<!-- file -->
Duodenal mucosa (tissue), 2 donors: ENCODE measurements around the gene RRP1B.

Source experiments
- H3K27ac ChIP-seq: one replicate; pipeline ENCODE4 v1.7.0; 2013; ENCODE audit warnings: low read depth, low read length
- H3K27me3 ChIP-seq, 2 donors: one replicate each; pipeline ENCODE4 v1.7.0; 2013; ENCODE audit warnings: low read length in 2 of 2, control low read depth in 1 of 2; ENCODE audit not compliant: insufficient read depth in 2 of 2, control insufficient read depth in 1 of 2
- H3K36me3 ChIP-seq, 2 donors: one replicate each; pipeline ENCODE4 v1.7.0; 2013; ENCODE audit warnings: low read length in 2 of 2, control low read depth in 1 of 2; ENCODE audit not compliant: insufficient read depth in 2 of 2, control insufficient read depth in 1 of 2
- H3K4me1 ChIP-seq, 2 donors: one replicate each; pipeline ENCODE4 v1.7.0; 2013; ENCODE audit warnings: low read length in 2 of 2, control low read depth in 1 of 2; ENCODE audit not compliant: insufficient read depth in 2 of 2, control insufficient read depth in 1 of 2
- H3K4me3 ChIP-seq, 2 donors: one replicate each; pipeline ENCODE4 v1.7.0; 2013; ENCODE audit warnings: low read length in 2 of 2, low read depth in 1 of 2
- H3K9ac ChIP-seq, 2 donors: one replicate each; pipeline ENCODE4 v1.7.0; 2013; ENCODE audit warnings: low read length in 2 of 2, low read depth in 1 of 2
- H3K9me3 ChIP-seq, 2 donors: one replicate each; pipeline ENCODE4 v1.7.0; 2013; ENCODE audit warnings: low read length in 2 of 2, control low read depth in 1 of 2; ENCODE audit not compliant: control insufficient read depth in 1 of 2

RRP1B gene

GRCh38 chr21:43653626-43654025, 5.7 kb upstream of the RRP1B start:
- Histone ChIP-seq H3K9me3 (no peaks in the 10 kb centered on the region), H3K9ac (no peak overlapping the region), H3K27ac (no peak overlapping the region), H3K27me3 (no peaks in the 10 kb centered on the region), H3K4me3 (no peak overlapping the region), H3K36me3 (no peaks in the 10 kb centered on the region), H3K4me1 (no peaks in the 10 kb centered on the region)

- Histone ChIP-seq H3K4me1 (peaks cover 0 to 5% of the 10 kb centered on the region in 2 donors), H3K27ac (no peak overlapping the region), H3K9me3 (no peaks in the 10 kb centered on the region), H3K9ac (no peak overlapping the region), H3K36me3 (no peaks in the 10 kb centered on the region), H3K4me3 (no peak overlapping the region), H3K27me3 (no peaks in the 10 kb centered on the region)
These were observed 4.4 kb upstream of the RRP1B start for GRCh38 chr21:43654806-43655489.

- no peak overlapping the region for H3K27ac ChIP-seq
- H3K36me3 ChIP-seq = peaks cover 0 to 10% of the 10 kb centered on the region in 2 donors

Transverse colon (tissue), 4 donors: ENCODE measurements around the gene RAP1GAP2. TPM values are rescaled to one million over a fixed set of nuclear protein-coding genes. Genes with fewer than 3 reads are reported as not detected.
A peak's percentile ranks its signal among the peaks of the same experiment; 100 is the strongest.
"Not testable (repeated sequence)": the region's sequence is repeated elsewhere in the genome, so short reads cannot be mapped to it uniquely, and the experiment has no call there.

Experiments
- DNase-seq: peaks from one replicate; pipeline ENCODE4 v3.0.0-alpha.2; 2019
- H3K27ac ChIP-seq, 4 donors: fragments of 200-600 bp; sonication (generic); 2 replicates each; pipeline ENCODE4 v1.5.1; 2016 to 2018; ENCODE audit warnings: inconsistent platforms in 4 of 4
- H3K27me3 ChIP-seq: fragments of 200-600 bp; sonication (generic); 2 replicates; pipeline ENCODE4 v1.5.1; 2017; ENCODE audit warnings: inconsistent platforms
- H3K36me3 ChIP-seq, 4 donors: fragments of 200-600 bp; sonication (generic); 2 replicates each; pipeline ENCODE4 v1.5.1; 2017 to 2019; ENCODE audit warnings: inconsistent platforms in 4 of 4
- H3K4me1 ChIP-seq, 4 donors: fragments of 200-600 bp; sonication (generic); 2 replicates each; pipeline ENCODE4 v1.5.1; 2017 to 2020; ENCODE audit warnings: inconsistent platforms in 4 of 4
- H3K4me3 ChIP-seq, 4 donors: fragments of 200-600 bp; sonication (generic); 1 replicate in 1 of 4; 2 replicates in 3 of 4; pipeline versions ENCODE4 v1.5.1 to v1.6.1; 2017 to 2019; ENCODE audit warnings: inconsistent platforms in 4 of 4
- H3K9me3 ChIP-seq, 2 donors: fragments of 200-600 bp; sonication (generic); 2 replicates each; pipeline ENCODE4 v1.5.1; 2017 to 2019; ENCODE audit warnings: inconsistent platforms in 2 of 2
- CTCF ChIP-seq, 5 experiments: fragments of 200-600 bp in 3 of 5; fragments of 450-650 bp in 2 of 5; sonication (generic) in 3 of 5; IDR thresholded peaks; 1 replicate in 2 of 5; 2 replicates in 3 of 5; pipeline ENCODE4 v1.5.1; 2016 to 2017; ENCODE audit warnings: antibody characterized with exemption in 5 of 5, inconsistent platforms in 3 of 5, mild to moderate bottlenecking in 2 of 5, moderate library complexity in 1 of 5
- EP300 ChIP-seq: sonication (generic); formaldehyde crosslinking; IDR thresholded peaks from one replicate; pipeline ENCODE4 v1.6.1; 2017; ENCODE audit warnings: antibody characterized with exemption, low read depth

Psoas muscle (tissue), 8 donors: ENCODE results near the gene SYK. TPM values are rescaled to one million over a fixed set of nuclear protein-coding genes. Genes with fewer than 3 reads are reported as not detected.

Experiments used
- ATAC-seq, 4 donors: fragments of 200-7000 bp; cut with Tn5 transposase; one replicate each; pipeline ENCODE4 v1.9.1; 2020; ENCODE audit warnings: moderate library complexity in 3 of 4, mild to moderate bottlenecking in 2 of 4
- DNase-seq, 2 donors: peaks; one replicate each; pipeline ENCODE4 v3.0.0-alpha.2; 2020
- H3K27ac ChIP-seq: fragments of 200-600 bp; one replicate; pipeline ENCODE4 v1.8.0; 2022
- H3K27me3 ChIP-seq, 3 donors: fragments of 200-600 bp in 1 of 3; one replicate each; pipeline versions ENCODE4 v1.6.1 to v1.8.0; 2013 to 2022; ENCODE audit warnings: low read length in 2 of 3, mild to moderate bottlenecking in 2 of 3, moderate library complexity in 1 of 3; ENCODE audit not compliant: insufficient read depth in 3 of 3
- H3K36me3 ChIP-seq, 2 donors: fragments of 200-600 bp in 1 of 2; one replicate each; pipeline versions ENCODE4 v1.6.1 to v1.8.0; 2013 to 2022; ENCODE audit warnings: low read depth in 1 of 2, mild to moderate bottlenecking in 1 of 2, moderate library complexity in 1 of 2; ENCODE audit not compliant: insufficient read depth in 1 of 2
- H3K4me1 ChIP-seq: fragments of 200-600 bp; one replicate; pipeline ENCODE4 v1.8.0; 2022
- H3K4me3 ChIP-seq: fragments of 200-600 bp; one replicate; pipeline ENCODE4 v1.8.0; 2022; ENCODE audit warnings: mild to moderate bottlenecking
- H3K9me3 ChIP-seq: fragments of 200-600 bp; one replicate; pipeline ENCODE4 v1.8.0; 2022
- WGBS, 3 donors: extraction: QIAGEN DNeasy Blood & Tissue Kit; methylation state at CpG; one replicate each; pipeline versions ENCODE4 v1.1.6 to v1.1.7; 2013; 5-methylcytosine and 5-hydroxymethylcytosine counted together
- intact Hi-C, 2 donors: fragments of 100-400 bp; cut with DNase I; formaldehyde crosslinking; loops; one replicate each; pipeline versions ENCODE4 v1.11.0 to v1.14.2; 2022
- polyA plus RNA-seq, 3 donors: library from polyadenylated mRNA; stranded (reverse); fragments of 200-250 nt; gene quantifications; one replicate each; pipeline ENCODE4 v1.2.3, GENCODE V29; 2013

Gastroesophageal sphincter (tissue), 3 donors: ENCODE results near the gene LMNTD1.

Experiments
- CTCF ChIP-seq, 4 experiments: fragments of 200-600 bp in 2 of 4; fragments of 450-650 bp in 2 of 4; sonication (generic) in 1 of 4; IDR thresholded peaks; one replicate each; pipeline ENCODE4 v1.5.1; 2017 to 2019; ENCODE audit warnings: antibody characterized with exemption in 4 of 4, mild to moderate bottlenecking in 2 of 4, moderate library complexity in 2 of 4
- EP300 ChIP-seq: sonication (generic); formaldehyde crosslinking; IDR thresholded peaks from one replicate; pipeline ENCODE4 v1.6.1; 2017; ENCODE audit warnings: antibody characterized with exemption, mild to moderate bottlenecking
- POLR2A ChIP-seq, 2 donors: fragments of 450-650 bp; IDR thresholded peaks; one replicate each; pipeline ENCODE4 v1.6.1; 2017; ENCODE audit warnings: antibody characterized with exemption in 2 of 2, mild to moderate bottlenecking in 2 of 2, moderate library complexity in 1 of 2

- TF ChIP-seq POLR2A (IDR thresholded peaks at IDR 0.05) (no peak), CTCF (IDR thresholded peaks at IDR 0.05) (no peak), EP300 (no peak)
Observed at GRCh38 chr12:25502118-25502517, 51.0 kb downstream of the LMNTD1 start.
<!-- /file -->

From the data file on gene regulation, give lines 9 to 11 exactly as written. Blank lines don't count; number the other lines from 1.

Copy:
- H3K9me3 ChIP-seq, 2 donors: one replicate each; pipeline ENCODE4 v1.7.0; 2013; ENCODE audit warnings: low read length in 2 of 2, control low read depth in 1 of 2; ENCODE audit not compliant: control insufficient read depth in 1 of 2

RRP1B gene

GRCh38 chr21:43653626-43654025, 5.7 kb upstream of the RRP1B start: